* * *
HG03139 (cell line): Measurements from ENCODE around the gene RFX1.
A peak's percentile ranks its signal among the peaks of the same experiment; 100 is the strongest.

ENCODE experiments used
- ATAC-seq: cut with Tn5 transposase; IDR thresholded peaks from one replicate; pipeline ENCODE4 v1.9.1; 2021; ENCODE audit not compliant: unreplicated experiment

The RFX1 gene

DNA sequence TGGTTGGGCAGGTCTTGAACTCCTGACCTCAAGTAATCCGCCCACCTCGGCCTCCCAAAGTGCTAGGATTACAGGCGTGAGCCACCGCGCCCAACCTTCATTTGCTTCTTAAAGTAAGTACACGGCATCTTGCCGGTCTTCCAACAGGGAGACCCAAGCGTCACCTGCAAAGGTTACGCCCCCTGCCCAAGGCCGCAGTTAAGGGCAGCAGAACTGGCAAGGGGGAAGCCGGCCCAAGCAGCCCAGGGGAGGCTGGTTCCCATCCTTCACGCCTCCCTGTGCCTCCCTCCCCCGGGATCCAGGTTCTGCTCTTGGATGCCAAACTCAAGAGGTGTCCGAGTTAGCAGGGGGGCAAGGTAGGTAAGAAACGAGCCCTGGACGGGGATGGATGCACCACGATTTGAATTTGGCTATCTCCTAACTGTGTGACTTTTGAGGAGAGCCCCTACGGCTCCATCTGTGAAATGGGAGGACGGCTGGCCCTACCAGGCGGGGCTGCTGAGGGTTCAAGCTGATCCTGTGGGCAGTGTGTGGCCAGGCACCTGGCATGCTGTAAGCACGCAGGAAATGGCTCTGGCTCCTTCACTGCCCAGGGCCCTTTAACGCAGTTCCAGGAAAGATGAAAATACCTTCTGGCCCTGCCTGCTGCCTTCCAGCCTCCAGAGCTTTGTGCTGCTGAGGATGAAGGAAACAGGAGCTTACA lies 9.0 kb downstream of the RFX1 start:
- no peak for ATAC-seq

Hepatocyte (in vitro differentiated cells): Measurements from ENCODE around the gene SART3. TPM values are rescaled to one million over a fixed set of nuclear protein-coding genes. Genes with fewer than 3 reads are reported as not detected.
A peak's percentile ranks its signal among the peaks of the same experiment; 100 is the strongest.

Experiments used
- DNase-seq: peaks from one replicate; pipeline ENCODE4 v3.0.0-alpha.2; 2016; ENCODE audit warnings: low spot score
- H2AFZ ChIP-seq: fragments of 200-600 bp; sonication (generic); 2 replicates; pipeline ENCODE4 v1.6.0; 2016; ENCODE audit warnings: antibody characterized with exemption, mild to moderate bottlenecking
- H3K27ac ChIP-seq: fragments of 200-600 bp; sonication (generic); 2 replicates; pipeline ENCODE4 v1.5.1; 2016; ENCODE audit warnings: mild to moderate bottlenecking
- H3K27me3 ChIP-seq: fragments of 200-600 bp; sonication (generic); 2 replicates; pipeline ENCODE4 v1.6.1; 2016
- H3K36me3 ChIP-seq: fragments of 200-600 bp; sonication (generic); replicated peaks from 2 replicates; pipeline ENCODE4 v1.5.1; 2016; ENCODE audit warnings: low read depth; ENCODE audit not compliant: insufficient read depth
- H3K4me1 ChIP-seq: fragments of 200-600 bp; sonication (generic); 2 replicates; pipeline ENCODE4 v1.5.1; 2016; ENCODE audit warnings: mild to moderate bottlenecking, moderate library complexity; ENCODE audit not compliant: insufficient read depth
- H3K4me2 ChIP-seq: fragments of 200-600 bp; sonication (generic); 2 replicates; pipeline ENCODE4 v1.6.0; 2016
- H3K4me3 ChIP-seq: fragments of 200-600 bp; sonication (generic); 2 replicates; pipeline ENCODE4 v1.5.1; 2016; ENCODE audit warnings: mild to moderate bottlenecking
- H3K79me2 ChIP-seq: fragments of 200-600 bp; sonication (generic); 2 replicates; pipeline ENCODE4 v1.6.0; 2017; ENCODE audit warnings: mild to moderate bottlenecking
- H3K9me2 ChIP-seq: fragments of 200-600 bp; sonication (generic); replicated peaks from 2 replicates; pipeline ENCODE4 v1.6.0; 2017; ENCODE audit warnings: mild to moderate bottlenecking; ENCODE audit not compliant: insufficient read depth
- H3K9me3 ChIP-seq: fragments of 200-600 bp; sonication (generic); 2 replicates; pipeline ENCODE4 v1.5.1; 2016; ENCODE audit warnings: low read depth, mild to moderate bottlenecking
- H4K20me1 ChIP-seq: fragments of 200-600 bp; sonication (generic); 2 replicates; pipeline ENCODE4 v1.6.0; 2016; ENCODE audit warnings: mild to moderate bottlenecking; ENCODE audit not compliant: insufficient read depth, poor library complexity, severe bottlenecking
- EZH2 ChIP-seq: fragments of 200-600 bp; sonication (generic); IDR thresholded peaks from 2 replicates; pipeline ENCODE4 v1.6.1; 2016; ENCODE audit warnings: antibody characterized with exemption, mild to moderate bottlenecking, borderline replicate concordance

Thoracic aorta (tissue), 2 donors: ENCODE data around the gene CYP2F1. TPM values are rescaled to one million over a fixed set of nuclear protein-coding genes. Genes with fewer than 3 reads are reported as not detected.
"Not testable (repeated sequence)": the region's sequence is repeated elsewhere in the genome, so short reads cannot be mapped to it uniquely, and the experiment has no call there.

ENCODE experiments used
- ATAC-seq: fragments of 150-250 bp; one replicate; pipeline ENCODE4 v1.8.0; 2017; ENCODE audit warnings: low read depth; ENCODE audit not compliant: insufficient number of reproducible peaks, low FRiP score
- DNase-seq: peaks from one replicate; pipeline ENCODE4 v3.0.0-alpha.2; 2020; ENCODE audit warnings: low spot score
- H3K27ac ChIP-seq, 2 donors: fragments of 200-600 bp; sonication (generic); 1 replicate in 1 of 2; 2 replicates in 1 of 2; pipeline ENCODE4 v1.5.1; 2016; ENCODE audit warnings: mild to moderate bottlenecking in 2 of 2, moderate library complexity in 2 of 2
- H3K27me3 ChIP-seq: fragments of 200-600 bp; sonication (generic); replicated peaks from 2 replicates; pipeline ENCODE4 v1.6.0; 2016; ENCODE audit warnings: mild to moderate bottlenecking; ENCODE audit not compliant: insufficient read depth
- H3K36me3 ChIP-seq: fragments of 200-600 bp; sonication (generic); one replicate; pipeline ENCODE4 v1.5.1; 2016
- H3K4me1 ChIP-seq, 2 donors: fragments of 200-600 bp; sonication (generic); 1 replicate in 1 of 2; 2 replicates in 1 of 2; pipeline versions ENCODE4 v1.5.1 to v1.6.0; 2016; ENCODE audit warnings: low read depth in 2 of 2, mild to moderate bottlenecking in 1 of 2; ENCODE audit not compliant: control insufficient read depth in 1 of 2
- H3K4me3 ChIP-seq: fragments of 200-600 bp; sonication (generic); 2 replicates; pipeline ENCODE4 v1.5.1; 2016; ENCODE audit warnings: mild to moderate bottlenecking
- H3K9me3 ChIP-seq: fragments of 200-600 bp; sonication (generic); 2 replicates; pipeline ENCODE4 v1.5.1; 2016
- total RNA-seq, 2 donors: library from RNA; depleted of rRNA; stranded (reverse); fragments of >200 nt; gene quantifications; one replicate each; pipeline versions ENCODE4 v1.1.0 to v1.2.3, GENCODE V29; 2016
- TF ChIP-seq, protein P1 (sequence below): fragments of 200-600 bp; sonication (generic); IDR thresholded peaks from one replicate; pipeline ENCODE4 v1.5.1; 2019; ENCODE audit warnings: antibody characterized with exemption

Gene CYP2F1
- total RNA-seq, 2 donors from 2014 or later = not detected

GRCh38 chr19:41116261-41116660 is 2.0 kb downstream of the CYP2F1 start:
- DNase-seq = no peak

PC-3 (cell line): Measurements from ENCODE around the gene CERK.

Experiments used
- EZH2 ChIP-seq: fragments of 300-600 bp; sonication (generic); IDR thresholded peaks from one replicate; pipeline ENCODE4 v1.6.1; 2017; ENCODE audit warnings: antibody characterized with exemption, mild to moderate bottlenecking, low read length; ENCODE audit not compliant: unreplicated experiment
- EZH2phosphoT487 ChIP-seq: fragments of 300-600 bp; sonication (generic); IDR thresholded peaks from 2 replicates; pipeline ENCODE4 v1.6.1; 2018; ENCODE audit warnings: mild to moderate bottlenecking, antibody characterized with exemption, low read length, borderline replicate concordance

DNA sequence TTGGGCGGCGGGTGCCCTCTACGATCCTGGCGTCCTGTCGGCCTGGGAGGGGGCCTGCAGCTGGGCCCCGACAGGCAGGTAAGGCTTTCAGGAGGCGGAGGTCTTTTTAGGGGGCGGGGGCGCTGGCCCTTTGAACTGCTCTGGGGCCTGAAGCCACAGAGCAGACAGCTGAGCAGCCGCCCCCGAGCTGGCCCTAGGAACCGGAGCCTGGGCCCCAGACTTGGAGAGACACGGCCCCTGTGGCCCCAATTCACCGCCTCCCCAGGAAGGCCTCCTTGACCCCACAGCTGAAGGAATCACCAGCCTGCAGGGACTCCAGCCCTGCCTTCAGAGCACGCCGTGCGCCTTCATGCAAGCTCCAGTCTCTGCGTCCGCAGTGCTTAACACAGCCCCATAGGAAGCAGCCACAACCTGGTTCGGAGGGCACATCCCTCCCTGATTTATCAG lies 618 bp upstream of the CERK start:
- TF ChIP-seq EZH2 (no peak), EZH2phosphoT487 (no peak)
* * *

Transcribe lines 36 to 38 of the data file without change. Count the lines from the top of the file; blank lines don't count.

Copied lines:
- TF ChIP-seq, protein P1 (sequence below): fragments of 200-600 bp; sonication (generic); IDR thresholded peaks from one replicate; pipeline ENCODE4 v1.5.1; 2019; ENCODE audit warnings: antibody characterized with exemption

Gene CYP2F1
- total RNA-seq, 2 donors from 2014 or later = not detected